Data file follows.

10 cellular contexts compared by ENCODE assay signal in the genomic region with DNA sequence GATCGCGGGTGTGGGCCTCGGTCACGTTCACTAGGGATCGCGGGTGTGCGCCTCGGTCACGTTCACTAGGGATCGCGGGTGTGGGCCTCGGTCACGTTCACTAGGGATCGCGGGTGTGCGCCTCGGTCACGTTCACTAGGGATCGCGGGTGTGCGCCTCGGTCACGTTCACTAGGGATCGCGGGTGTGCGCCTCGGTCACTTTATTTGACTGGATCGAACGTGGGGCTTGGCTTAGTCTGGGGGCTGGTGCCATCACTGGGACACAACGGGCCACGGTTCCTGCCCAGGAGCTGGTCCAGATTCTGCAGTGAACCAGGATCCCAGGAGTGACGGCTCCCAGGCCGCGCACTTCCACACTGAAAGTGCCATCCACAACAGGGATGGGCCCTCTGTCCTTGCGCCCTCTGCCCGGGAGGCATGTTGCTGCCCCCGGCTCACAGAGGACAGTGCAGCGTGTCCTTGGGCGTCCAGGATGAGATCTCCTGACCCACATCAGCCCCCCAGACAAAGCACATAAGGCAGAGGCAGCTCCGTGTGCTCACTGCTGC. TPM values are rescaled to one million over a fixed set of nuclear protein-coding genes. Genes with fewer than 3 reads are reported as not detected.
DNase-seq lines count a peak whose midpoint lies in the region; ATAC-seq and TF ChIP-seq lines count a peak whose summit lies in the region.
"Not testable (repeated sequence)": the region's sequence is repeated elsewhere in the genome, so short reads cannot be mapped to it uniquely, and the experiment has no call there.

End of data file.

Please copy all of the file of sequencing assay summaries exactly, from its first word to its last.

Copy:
10 cellular contexts compared by ENCODE assay signal in the genomic region with DNA sequence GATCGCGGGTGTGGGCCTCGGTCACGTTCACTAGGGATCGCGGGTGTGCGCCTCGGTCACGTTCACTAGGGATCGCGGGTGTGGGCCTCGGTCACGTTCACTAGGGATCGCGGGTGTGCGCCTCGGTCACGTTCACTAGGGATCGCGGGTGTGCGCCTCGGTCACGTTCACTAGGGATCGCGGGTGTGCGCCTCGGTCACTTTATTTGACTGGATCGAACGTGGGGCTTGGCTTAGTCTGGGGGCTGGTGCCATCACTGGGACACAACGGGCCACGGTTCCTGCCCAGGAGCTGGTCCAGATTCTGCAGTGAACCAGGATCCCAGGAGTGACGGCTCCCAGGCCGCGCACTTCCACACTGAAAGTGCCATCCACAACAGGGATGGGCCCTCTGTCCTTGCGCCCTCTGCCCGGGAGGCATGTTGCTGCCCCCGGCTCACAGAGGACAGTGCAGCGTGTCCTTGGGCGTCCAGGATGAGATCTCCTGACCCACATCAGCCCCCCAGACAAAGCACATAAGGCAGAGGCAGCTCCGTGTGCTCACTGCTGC. TPM values are rescaled to one million over a fixed set of nuclear protein-coding genes. Genes with fewer than 3 reads are reported as not detected.
DNase-seq lines count a peak whose midpoint lies in the region; ATAC-seq and TF ChIP-seq lines count a peak whose summit lies in the region.
"Not testable (repeated sequence)": the region's sequence is repeated elsewhere in the genome, so short reads cannot be mapped to it uniquely, and the experiment has no call there.